Starting next month, Patrick and his hold 'em compadres will organize a series of $120 buy-in tournaments at their homes. The top three finishers from each tournament will earn a seat at a championship table come June.
Grand prize: A $10,000 buy-in at the World Series of Poker at the Rio Hotel and Casino in Las Vegas. Not a bad return on a $120 investment.
"It's a good way to spread the risk, you might say," Patrick ventures.
"Most of the people in our group are professionals — lawyers, a couple of cops, tons of accountants. But we aren't the kind of people who can just plunk down 10 grand."
For people determined to play at the WSOP without spending any of their own money, Patrick suggests another strategy: Sponsorships. Last year, 31-year-old San Diego resident William Rockwell was the talk of the WOSP. Having lost the use of his arms in a motorcycle accident, Rockwell uses his feet to peek at cards and bet chips.
Impressed with his story, the Internet poker site GoldenPalace.com agreed to front his entry fee, draping him in as much promotional apparel as possible for the TV cameras.
Private sponsors will often take a cut of a winner's earnings, which presents some intriguing possibilities. Have a rich aunt or uncle? Cut them a deal. Looking for that perfect Father's Day gift? Treat the husband — on the condition he uses part of the WSOP main event's $10 million jackpot to fix the leaky roof. (Yes, the economics are sketchy. But try getting a gambler's rush by contributing to a Roth IRA.)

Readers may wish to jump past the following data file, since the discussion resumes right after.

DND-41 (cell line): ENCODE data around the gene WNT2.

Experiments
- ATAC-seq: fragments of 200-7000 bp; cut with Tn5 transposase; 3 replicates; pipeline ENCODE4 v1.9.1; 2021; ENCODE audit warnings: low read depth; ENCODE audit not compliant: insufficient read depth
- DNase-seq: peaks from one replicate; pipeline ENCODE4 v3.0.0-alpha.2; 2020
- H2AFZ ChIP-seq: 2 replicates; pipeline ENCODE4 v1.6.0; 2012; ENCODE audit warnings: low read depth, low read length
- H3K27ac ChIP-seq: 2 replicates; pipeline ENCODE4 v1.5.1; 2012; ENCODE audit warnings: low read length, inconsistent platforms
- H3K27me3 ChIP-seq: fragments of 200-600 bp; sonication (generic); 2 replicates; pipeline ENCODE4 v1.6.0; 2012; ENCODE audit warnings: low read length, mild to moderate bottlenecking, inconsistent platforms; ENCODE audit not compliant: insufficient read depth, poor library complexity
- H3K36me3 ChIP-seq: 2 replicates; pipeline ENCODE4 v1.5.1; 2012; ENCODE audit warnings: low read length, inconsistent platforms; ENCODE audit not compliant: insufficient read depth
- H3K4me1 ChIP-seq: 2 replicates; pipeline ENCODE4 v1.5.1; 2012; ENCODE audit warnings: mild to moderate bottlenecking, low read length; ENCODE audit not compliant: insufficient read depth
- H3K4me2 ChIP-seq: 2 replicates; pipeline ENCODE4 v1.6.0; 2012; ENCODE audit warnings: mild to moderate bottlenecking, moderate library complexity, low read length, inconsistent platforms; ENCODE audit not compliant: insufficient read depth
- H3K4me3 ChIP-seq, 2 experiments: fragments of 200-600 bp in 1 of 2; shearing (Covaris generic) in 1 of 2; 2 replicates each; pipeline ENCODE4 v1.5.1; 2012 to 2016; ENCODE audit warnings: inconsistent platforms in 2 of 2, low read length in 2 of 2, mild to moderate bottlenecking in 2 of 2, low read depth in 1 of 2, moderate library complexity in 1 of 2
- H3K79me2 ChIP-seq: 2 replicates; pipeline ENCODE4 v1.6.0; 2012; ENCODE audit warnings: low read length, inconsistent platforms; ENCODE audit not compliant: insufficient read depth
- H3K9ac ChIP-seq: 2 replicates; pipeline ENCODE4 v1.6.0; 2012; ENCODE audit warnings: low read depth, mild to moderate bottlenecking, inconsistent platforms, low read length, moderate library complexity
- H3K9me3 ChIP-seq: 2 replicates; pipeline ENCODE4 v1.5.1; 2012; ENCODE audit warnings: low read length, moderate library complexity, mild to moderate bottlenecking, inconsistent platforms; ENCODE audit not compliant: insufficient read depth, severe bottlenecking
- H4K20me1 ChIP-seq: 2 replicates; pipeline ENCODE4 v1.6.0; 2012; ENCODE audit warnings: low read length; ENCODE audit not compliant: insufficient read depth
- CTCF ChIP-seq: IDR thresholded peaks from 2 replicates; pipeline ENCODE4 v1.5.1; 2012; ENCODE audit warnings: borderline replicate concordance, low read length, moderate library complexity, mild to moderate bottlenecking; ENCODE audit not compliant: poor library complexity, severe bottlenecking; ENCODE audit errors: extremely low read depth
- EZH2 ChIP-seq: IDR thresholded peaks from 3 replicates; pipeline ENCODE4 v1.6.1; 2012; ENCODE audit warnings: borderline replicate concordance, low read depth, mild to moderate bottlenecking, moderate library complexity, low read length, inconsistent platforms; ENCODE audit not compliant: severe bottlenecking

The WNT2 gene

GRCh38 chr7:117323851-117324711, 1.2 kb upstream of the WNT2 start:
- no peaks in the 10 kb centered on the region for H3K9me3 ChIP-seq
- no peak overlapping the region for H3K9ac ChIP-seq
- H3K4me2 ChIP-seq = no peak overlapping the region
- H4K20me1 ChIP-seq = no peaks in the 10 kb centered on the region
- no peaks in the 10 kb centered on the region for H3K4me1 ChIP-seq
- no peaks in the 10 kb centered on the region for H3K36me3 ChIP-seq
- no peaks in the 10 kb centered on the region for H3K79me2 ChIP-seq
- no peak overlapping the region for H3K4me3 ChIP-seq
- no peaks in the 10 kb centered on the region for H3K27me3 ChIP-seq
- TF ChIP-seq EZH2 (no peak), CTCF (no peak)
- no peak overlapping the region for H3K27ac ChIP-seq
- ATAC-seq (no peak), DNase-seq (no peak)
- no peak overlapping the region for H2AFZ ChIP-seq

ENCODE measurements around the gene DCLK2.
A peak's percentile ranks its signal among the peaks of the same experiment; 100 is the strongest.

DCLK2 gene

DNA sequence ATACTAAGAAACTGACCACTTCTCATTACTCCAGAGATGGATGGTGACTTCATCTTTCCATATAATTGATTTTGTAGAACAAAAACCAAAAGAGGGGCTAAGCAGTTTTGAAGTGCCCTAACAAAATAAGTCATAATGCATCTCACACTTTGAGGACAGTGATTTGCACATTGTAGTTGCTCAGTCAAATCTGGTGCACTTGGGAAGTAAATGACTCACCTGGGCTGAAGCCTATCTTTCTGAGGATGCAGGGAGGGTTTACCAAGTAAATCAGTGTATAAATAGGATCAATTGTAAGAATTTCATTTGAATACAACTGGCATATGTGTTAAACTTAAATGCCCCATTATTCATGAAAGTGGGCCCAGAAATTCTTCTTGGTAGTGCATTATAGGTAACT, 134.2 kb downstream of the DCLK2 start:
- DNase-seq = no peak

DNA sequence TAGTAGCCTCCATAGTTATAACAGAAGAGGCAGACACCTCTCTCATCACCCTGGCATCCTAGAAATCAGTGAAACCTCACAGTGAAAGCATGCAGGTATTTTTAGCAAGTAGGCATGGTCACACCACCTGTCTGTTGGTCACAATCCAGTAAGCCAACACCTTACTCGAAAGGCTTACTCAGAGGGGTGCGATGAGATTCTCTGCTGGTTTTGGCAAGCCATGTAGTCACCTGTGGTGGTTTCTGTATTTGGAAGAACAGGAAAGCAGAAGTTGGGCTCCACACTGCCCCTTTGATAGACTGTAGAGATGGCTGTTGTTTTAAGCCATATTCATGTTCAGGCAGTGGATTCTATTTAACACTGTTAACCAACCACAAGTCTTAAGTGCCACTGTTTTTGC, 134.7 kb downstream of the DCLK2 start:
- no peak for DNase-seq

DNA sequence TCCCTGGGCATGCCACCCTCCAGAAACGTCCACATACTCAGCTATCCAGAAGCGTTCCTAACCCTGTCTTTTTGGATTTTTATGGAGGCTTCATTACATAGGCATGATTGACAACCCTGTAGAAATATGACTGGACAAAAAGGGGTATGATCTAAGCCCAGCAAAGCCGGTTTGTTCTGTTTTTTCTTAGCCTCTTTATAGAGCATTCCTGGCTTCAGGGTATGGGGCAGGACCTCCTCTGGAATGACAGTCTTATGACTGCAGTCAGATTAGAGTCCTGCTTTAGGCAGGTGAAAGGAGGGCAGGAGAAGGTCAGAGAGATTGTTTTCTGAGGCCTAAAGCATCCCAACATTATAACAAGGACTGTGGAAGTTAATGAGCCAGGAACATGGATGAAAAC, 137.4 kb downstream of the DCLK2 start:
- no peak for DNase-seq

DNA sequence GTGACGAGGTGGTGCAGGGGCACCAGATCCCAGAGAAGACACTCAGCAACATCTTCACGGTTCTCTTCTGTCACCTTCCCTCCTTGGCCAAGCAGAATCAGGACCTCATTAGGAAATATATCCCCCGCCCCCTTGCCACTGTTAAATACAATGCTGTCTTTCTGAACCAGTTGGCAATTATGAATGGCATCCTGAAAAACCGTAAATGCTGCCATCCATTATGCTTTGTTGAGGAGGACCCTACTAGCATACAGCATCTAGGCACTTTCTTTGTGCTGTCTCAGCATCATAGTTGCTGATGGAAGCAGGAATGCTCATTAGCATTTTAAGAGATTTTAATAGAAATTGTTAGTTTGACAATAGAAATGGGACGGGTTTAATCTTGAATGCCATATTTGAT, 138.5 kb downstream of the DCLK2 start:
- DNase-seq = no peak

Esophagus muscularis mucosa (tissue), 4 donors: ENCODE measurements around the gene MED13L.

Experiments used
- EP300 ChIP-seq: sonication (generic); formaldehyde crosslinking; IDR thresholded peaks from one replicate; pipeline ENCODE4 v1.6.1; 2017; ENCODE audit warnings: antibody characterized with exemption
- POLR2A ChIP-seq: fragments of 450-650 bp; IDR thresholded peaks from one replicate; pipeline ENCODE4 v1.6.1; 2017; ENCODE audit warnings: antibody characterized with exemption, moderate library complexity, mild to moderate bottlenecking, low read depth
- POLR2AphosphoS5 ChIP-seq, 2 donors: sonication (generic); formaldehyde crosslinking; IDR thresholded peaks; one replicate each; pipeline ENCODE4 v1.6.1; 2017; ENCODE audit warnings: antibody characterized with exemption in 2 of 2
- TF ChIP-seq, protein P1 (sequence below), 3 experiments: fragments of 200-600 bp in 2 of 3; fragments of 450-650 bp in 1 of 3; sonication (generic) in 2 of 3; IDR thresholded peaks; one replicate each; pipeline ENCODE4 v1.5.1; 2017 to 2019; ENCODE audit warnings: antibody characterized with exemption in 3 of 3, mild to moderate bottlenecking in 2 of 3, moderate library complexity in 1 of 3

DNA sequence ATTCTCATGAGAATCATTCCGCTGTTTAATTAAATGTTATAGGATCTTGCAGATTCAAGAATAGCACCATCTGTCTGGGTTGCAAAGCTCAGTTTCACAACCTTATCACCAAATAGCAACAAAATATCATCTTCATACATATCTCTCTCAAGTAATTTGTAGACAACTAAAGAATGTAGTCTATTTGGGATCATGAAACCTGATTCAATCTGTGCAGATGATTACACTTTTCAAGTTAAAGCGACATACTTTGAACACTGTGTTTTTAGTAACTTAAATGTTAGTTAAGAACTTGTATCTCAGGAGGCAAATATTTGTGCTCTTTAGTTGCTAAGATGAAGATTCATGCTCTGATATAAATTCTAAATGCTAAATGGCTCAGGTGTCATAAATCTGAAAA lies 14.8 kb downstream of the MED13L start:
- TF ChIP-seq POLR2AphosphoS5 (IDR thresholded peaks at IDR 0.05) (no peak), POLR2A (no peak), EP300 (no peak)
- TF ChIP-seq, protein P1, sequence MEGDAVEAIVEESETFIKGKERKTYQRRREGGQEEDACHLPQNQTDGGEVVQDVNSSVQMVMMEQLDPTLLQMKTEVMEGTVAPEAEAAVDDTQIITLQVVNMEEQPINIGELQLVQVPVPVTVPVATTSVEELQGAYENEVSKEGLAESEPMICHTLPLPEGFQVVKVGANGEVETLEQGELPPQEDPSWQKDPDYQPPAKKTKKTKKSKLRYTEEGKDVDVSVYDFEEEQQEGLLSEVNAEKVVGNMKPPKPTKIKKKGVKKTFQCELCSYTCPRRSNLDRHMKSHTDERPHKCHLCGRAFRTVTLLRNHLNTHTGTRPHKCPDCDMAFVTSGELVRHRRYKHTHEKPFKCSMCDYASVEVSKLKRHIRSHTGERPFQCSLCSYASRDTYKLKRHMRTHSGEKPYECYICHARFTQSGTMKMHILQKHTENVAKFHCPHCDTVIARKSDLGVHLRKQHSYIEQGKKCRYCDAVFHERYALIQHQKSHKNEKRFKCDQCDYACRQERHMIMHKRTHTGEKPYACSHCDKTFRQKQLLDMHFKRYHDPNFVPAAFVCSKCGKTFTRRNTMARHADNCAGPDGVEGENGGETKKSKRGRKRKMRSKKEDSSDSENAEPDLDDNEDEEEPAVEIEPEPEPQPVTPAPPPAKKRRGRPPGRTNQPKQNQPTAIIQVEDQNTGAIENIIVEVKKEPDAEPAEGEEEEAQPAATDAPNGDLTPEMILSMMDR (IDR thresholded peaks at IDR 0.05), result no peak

Though Cheblowski is a regular All-In player, his path to the WSOP proved different. He won his entry fee late last year in a $250 United Way charity tournament hosted by Fort McDowell. Down to the last two players, head-to-head, Cheblowski was dealt that silly 5-3, which he paired, propelling him to potential poker greatness.
"I was a little more emotional than I thought I'd be," he admits. "Now I just gotta figure out how to take 12 days off work."
For amusement only
Are cash poker games legal in Arizona? Yes, according to article 13-3302 of the Arizona Constitution, which distinguishes "amusement gambling" and "social gambling" from casino-style gambling. What does that mean? Everything is fine and legal as long as the house isn't taking a cut. "It's only illegal if somebody is skimming money off the game or taking a service fee," says Andrea Esquer of the Arizona Attorney General's Office. "That would be gaming."
An overview of the best Valley "free-roll" leagues.
1. All-In Entertainment: It's Valley-grown and it's everywhere, with 85 tournaments weekly. Bi-monthly WSOP prizes make it the pick of the litter. (goallininc.com)
2. The Poker Pub: Kansas-based outfit operates multiple East Valley locations. Fun prizes include Vegas bus trips and fantasy camp tickets. (thepokerpub.com)
3. National Pub Poker League: Giveaways include tournament seats and custom motorcycles. Lots of venues. (nationalpubpokerleague.com)
4. American Poker League: Highly respected national promoter. Prizes include seats at qualification tournaments for WSOP and the World Poker Tour. (americanpoker
5. Nationwide Poker Tour: Nice prizes. Sketchy website. (pokerplayersinc.com)